Sweep clean the corners of night.
Snap the broom handle in two.
Boomerang one end for the dog
to fetch. Watch the ballet of tall dry grasses
fluttering, bowing. Applaud, applaud!
Loosen, giggle, stretch, gleam.
Peel an orange, take
each plump tangy section
one by one
on your tongue and bite.
Juice yourself awake.
Observe the young hawk
in stark branches, stalking sparrows.
Tell someone its ravenous tale,
Drink of some archaic potion—
cider, ale, wassail, grog, wine
from ancient vines. Toast to all
who’ve ever done the same. Salute!
Wear a scarf with tiny
winking threads of glitter
even if it’s not your look.
Saunter. Play a flute.
Light a candle and snuff it
when you’ve had enough
of ritual. Skip the yoga.
Close the karmic book.
Yawn, ululate, or yodel. Leave
the list upon the kitchen table.
Follow Sagittarian arrows.
Make saw from what was.
As dawn blooms and bells clang,
dance across a drawbridge. Wave aloha
to cars and ferries or to any passing fancy as if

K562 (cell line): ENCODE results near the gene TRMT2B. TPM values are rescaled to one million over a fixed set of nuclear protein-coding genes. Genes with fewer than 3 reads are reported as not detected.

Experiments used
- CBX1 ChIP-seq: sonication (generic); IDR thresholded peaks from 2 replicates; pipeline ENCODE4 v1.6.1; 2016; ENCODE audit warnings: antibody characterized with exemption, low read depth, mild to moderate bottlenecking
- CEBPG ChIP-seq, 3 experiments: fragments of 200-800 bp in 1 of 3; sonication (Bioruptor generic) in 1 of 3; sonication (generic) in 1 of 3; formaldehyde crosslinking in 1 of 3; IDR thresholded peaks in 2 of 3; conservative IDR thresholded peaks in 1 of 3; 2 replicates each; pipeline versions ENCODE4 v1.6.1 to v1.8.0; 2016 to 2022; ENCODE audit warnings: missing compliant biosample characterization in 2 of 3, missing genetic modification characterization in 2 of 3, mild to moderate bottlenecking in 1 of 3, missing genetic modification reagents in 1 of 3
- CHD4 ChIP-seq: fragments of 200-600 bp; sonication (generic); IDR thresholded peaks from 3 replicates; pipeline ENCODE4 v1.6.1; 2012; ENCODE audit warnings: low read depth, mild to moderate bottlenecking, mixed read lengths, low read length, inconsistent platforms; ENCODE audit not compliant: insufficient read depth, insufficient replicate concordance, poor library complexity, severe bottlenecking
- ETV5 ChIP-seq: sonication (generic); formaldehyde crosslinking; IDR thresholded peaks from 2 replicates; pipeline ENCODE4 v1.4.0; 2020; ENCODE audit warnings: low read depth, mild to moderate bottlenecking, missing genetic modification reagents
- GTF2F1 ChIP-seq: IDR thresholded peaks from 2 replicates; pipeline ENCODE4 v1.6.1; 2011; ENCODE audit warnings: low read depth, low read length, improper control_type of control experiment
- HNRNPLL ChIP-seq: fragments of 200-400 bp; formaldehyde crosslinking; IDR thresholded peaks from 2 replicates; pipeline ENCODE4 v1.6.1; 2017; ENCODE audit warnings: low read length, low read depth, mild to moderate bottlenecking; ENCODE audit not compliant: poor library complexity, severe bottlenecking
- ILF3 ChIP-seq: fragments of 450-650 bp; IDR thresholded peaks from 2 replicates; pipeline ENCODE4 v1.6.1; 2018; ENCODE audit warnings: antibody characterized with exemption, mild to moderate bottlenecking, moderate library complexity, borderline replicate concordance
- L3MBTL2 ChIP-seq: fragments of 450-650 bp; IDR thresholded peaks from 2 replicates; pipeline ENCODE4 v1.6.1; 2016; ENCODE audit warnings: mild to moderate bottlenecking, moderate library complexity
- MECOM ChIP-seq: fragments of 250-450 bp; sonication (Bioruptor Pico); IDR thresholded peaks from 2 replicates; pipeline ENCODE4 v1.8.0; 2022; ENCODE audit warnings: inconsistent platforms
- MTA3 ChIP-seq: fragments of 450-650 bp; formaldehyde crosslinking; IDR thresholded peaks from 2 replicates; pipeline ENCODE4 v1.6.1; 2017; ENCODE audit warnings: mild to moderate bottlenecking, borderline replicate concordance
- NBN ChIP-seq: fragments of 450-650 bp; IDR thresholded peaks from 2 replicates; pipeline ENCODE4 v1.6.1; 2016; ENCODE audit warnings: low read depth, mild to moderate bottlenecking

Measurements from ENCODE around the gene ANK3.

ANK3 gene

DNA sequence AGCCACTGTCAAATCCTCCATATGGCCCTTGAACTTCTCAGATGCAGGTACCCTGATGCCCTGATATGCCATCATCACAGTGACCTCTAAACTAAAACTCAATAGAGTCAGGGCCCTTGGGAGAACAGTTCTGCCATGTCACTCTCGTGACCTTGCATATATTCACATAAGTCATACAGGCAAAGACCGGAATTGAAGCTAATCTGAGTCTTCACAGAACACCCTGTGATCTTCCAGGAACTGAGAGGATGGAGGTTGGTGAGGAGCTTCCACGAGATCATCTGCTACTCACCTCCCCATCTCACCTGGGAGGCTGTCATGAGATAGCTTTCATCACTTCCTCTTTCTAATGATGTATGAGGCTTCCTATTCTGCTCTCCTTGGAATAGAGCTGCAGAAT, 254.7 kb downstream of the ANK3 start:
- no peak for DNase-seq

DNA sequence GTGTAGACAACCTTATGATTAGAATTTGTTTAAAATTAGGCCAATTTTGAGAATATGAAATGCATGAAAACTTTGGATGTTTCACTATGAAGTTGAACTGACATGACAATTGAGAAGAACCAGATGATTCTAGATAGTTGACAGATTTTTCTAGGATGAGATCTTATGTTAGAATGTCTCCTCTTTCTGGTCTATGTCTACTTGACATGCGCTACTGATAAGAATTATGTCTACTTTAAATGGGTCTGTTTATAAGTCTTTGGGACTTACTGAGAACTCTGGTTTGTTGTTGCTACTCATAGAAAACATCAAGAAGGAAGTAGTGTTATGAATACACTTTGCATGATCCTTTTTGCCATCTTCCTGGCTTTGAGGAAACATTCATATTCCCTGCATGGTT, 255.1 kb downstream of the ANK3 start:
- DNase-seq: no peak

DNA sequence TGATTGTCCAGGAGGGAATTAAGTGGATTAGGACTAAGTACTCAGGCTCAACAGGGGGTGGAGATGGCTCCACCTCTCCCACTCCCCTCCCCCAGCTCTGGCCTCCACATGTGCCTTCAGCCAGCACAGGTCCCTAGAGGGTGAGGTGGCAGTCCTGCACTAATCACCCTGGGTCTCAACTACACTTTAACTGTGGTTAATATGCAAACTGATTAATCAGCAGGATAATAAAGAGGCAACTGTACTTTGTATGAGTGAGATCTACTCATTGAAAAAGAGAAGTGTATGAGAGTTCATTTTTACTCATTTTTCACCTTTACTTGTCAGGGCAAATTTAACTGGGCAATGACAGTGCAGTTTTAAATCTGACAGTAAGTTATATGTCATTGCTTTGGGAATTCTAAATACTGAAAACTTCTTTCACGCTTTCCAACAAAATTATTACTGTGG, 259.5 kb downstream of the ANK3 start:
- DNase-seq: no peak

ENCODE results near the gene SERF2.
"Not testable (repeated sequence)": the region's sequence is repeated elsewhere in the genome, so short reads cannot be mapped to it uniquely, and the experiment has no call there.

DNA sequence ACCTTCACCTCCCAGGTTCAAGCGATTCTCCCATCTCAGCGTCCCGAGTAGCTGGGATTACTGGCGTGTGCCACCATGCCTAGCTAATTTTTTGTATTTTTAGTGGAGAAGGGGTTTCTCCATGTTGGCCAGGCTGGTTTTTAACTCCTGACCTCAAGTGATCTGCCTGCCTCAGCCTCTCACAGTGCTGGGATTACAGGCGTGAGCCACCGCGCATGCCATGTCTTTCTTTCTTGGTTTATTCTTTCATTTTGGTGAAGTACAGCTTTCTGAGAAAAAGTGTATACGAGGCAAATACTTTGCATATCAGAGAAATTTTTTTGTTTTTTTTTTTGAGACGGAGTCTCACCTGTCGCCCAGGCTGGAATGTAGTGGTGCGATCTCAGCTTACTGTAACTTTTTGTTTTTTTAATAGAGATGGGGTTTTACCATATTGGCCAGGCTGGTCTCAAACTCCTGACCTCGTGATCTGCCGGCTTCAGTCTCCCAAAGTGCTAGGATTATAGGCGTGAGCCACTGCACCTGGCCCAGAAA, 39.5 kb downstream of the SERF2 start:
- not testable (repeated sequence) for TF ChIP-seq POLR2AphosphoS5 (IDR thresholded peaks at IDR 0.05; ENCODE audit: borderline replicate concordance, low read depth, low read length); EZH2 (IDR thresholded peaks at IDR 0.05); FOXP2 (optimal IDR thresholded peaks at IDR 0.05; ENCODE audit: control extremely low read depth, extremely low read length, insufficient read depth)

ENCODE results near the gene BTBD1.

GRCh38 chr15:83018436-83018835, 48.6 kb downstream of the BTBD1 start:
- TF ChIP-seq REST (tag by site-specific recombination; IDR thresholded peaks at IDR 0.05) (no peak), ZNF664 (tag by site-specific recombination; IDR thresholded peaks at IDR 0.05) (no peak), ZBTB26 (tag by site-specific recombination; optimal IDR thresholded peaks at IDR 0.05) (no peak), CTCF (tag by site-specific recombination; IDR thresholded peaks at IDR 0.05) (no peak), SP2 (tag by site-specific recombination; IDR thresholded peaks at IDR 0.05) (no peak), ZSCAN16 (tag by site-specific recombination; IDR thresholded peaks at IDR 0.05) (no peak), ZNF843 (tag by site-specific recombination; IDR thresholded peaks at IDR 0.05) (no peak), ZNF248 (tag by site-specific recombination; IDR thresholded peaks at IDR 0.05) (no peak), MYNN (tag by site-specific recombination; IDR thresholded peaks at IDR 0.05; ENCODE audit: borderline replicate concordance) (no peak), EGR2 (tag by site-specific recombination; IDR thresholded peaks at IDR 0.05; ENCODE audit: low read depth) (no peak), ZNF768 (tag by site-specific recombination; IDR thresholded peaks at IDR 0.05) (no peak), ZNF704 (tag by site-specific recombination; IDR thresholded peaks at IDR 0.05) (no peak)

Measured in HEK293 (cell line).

this is any other ordinary gangway morning
because it is.
is author of Like the O in Hope (The Poetry Box, 2019) and two chapbooks. Comstock Review, Kakalak, Poetry Quarterly, Naugatuck River Review, and other journals have published her poems. She is co-winner of Reed Magazine’s Edwin Markham Prize (2019). She regularly reviews books for The Main Street Rag and helps organize open mics with Nexus Poets in New Bern, NC. Her MFA in fiction is from the University of Massachusetts; her BA is from Allegheny College. She has traveled to all 50 states. She has never owned a dog or ridden a motorcycle.
Author’s website: http://www.jeannejulian.com